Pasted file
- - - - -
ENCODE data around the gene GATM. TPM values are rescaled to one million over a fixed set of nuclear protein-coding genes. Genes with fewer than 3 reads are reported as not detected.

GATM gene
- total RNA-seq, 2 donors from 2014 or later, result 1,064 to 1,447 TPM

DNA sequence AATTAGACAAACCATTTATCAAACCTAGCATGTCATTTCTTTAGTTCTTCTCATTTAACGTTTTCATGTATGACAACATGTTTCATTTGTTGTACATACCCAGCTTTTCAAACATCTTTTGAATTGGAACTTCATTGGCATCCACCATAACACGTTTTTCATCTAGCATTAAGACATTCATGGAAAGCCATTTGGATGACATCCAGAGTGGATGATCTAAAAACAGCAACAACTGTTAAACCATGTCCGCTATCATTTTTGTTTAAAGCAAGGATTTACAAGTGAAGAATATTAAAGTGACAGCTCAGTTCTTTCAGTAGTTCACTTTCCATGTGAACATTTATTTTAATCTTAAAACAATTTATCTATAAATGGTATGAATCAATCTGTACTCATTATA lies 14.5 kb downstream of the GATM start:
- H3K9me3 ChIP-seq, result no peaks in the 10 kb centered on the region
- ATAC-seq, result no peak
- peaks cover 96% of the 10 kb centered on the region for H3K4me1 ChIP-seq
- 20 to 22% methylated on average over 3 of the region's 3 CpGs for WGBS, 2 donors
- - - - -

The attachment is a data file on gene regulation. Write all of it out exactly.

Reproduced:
ENCODE data around the gene GATM. TPM values are rescaled to one million over a fixed set of nuclear protein-coding genes. Genes with fewer than 3 reads are reported as not detected.

GATM gene
- total RNA-seq, 2 donors from 2014 or later, result 1,064 to 1,447 TPM

DNA sequence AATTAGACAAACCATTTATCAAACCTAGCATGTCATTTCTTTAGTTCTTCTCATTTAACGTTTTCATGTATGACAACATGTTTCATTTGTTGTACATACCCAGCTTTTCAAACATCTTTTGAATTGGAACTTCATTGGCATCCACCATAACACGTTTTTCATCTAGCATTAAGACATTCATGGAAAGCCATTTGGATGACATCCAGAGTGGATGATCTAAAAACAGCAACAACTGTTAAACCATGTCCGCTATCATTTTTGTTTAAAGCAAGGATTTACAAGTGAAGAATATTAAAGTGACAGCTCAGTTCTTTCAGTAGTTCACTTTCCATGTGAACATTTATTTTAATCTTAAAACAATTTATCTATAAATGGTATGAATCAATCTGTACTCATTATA lies 14.5 kb downstream of the GATM start:
- H3K9me3 ChIP-seq, result no peaks in the 10 kb centered on the region
- ATAC-seq, result no peak
- peaks cover 96% of the 10 kb centered on the region for H3K4me1 ChIP-seq
- 20 to 22% methylated on average over 3 of the region's 3 CpGs for WGBS, 2 donors